A judge for the US District Court for the District of Maryland on Friday dismissed claims against § 1-212.1 of the Health Occupations Article of the Maryland Code banning sexual orientation conversion therapy on minors.
Christopher Doyle, the plaintiff and a therapist, alleged that this ban violated his First Amendment rights to speech, to receive information, and to free exercise of religion as well as his right to liberty of speech in Articles 10 and 40 of the Maryland Declaration of Rights.
On the freedom of speech, the court applied intermediate scrutiny and found that “the ban does not burden more speech than necessary.” Doyle argued that counseling must count as speech, but the court held that “government regulations of professional practices that entail and incidentally burden speech receive deferential review.” The court also noted that such review exists on a sliding scale from “public dialogue” to “regulation of professional conduct.” This legislation stands on the latter part of the spectrum as practitioners remain free to engage in any form of personal expression, including recommending the therapy, but may not practice it.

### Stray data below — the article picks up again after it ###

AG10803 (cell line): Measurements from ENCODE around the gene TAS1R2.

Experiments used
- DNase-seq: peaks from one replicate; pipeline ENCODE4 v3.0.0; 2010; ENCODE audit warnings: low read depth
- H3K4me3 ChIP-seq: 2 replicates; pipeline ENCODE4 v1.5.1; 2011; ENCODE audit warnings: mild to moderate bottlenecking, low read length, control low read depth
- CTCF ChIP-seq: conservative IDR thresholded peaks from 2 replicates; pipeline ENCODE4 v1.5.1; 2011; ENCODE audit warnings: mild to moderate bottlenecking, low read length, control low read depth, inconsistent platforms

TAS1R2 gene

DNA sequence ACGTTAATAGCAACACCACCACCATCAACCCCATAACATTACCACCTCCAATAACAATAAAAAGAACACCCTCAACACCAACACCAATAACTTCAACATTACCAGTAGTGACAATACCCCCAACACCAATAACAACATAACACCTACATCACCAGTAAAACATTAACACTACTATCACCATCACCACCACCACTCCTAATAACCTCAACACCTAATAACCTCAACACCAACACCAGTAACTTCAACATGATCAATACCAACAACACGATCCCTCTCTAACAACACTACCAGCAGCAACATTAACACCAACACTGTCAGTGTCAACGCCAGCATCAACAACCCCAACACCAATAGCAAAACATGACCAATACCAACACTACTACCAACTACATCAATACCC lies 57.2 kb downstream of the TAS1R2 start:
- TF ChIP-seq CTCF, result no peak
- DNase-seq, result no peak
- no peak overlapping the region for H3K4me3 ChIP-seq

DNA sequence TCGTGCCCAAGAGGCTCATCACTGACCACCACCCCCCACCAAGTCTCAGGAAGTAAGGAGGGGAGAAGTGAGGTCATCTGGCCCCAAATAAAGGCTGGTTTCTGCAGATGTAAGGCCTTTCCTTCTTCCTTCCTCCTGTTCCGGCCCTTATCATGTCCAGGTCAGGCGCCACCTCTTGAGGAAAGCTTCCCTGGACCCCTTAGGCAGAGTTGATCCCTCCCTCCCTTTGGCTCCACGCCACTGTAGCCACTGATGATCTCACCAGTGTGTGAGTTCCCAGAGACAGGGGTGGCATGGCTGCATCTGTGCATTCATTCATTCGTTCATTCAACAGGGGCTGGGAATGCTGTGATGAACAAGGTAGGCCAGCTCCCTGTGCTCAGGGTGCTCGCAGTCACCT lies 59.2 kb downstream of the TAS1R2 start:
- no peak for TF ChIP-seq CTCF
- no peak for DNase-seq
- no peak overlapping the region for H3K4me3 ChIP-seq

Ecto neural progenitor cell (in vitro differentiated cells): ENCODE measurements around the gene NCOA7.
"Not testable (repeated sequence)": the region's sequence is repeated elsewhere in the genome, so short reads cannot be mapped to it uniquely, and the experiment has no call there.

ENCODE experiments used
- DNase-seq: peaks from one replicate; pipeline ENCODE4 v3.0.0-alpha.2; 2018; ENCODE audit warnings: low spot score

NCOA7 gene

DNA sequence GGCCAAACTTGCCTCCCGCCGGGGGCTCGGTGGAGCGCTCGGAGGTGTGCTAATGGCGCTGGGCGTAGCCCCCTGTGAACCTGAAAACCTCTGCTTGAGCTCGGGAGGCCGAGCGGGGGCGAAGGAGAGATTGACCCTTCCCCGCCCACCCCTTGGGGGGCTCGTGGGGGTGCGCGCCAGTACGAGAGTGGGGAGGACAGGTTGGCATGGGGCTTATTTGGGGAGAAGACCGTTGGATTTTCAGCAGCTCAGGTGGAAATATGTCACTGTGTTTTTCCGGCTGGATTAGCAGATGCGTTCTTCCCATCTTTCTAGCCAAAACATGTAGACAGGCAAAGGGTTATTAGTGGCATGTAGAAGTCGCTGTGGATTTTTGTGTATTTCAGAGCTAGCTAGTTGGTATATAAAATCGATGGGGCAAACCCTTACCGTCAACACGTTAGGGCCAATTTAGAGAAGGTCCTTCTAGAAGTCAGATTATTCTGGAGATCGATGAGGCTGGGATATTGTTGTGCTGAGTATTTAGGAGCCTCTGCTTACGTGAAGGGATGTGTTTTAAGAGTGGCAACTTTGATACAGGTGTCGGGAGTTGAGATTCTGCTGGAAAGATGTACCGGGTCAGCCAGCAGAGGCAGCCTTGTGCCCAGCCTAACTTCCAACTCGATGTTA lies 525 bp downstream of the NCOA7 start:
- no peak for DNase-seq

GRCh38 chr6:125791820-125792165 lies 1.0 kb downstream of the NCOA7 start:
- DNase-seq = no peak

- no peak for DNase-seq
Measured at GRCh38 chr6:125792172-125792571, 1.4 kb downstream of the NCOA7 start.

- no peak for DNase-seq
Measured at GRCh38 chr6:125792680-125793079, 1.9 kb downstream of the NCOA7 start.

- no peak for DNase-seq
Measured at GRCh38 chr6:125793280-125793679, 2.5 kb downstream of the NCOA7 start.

Weighing in the court’s decision were statements from the American Psychiatric Association and others condemning the practice and that legislatures should be entitled to rely on the judgment of these professional organizations.
On the free exercise of religion claim, the court noted that the First Amendment does not “provide absolute protection to engage in religiously motivated conduct.”
The court declined to decide on the Maryland constitutional claims as, under § 1367(c)(3), the court may choose to not decide supplemental jurisdiction claims once all claims with original jurisdiction have been dismissed.